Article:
5 Tech Tools for Kids in Crisis

Apps, sites, and text hotlines help kids cope with issues from cyberbullying to suicide. By Christine Elgersma
5 Tech Tools for Kids in Crisis

Many parents wonder how they would fare as a teenager in a world filled with social media drama, texting troubles, and cyberbullying. Whether they're the cause or symptomatic of deeper issues, the same tools kids use to connect can also trigger anxiety, depression, and even thoughts of suicide. For today's struggling kids, there's some hope. Popular apps, sites, and services offer guidance and help when, where, and how kids need it. Let kids know where they can find support:

Facebook and Messenger
Facebook acknowledges that users experiencing rough patches often share about it online. Now, when someone posts a potentially suicidal message, a friend can report it. Facebook then displays information and resources that the poster must click through before he or she can use Facebook or Messenger again. Though the process isn't perfect, people are reporting and accessing help, which could mean lives saved.

Kik Messenger
Though Kik has been linked to cyberbullying, it provides a variety of resources for its users and their parents in its Help Center. Specifically, it has a page dedicated to answering the question, "Someone just sent me a suicidal message on Kik. What can I do?" and provides a link to prevention hotlines.

As a blogging site and app, Tumblr encourages sharing -- and sometimes it gets pretty deep. On a page directly addressing struggling users, it offers supportive international links and phone numbers. Tumblr users also feature content dedicated to helping others.

Crisis Text Line
Reaching out while you're depressed can feel impossible, and the fear of talking to a stranger on the phone might prevent some from calling a hotline at all. The Crisis Text Line offers a service that allows you to text with a trained volunteer. Kids often prefer texting and messaging to talking on the phone, so this resource fills that need, and gets kids anonymous access to help.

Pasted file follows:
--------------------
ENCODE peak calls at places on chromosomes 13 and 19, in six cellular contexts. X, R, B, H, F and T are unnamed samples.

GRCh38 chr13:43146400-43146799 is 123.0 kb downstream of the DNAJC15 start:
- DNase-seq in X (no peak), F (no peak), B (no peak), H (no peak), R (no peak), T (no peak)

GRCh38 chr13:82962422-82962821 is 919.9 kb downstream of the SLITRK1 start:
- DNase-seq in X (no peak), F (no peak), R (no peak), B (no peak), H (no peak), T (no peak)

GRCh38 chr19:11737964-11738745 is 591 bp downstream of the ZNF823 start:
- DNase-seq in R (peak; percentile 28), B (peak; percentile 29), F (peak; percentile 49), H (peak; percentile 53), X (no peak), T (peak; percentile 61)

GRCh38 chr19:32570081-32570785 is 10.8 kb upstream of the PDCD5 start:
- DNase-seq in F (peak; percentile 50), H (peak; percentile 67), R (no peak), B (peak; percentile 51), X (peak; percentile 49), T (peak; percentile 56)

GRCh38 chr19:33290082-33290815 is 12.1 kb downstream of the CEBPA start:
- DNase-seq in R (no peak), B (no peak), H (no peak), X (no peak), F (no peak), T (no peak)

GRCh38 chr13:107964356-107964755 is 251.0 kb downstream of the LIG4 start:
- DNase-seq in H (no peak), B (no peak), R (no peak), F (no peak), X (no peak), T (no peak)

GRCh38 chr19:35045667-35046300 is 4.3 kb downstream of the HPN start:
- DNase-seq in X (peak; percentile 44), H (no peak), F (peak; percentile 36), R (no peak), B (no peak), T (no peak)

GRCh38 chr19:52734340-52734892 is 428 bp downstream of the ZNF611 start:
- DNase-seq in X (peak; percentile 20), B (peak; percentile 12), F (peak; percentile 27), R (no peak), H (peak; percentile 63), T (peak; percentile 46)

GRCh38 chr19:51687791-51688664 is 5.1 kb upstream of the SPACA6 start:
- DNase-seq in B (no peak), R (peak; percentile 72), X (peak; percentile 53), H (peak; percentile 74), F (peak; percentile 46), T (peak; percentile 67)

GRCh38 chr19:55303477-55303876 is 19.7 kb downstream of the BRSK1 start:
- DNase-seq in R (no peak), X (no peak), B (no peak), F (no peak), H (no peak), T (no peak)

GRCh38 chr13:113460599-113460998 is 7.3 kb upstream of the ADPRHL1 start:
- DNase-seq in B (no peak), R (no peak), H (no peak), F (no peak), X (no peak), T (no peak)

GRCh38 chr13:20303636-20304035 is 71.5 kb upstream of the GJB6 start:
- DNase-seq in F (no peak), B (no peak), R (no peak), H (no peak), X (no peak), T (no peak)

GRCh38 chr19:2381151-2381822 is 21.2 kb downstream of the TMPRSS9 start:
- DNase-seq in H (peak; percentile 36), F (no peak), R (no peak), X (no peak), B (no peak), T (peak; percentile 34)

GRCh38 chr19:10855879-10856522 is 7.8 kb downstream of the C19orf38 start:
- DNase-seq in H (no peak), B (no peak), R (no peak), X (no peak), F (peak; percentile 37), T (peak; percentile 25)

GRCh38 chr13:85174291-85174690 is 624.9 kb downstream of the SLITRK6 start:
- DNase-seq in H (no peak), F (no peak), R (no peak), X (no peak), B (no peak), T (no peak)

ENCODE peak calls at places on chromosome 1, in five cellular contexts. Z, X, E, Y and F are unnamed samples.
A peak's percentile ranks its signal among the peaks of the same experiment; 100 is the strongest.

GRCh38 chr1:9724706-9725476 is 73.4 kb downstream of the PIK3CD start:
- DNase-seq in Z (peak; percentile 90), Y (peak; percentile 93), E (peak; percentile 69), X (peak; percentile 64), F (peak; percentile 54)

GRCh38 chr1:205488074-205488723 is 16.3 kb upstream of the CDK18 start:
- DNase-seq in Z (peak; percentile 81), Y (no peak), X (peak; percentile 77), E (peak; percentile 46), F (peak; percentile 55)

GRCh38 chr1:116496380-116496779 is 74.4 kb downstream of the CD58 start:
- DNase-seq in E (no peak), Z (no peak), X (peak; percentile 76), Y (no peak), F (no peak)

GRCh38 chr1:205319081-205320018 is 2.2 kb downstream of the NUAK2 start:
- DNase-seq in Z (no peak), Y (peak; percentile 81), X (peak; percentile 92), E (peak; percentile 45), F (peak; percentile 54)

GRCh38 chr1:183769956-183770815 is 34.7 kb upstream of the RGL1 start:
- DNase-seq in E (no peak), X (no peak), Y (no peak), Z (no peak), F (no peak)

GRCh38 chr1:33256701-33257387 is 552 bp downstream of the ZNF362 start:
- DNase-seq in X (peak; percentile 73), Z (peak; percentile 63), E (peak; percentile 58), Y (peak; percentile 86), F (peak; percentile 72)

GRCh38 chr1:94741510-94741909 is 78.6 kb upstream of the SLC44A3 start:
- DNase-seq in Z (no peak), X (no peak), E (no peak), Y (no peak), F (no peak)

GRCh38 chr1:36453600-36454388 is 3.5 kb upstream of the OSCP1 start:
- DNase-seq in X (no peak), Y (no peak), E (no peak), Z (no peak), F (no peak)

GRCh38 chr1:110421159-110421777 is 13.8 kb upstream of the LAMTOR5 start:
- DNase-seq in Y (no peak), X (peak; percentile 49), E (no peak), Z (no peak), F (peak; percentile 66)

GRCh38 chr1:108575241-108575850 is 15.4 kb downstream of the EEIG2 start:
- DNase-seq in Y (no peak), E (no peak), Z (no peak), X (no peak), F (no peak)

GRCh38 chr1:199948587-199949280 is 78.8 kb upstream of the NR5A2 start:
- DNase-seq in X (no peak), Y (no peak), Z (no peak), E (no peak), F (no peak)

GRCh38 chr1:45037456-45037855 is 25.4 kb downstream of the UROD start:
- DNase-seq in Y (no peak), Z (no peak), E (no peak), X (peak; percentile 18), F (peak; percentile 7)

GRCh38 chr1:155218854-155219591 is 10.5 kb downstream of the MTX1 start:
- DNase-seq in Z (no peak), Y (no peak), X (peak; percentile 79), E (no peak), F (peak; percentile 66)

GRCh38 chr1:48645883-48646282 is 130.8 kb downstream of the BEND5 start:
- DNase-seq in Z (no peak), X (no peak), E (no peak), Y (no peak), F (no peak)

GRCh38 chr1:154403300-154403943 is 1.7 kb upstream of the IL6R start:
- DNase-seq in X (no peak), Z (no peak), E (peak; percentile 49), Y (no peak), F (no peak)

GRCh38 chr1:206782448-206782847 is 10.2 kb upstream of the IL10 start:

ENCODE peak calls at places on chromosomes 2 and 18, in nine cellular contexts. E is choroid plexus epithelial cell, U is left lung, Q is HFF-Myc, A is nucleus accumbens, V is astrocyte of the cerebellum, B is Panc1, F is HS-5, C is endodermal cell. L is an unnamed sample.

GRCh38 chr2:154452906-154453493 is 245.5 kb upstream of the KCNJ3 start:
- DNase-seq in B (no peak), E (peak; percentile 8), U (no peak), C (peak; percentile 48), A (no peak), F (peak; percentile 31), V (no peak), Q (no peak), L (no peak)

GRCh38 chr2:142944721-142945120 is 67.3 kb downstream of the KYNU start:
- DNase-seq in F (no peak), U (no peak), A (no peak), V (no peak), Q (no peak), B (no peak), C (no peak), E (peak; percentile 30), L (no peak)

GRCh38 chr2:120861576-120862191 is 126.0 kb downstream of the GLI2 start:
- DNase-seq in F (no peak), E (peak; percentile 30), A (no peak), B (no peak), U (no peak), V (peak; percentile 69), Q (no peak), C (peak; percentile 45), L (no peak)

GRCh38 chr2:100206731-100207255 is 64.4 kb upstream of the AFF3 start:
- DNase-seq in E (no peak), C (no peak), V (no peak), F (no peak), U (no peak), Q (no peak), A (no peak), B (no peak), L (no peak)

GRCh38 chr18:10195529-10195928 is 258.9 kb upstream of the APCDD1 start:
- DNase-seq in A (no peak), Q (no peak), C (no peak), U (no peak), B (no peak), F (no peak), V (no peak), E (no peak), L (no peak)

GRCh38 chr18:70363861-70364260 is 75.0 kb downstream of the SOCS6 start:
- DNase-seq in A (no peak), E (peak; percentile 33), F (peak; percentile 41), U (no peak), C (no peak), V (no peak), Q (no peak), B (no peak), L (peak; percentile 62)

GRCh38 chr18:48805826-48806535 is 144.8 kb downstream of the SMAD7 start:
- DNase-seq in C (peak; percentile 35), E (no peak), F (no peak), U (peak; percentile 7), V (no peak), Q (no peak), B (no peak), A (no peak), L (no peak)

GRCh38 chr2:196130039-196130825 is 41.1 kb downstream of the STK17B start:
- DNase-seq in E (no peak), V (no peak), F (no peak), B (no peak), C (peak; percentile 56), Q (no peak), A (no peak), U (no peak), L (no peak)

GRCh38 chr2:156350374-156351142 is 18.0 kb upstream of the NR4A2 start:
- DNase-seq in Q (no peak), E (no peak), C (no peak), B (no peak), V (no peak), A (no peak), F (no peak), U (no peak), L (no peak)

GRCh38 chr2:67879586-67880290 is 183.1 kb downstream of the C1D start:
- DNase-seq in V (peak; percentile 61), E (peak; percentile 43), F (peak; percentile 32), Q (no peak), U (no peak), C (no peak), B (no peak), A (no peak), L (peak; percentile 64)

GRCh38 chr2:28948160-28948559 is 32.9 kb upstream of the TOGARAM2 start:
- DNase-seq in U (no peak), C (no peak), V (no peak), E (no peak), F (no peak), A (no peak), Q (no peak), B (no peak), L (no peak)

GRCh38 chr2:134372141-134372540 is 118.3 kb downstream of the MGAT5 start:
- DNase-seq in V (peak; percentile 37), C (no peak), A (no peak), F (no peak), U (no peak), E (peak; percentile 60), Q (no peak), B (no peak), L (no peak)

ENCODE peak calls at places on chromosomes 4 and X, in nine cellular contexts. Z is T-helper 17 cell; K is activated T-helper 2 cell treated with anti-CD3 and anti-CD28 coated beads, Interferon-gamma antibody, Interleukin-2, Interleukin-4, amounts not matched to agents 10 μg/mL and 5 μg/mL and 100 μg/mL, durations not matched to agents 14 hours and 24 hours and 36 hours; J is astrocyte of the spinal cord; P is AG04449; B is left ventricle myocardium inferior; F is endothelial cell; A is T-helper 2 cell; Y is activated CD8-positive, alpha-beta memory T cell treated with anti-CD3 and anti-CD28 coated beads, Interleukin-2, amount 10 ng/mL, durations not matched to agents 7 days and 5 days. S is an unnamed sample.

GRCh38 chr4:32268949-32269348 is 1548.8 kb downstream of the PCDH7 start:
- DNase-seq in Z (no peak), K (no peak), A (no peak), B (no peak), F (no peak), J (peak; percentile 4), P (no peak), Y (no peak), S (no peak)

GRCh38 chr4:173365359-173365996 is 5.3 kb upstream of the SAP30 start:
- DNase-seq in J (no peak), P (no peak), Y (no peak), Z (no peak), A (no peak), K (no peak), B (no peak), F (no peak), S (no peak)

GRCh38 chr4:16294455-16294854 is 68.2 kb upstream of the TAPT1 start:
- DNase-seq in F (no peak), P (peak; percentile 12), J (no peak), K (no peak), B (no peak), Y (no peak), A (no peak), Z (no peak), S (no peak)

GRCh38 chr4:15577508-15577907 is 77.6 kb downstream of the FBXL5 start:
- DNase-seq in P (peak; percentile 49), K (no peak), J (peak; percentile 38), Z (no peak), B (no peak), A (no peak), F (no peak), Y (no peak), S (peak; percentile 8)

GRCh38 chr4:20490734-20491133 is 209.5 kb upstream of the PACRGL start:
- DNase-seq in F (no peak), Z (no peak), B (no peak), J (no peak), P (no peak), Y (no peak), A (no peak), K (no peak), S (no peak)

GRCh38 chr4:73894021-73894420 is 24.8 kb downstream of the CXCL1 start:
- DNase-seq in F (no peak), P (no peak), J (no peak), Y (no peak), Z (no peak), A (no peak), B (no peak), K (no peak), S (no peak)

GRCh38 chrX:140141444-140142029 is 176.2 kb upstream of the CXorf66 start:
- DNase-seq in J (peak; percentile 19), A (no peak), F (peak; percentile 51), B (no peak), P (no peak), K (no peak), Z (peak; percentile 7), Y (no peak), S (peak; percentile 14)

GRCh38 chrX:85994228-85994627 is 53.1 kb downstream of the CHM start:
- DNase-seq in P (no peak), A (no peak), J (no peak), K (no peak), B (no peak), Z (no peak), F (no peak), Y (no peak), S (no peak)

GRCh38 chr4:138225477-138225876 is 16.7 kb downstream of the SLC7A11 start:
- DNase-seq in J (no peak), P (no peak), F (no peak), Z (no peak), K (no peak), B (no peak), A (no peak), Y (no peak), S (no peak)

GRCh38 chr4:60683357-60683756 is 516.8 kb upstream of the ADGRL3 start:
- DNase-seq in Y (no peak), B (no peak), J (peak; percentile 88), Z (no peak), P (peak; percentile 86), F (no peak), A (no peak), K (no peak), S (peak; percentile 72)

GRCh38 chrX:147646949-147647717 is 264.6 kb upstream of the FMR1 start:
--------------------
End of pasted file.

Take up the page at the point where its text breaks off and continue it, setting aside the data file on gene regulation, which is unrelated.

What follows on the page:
It Gets Better and the Trevor Project
LGBTQ kids are more than twice as likely to attempt suicide. Some organizations are dedicated to addressing this issue. It Gets Better started with one YouTube video and led to a website and an MTV special in the attempt to give kids hope and a place to go when they need help. The Trevor Project was inspired by a short film and offers texting and online chat in addition to a more traditional crisis line. 

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About Christine Elgersma

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Christine Elgersma wrangles learning and social media app reviews and creates parent talks as Senior Editor, Parent Education. Before coming to Common Sense, she helped cultivate and create ELA curriculum for a K-12 app... Read more

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Comments (4)

Adult written by isabellalinds

Are you a parent looking for monitoring apps to spy on your kids or youve been having some kind of feeling that your spouse has been cheating on you! going to app store or other places to download monitoring app could be a waste of time as gary spyware program surpasses any other spyware! personally have tried other apps but does help so to whoever that might be consider about this, yiu have got two options, 1. face you fears and find out whats going on with them or 2. turn blind eyes to everything so you won't die of depression. Contact him today via email: garyadrianh AT g mail dot com or contact their customer service + 1 8 zero three 8 one four five three 8 six
Parent written by PTA M.

I am a PTA Mom and my school uses a private and secure school directory and messaging system called MobileArq - https://mobilearq.com/. This app helps kids and parents to connect with anyone in the school - their friends, teachers and parents - in seconds in the case of an emergency or a situation where the child needs to be monitored or helped.


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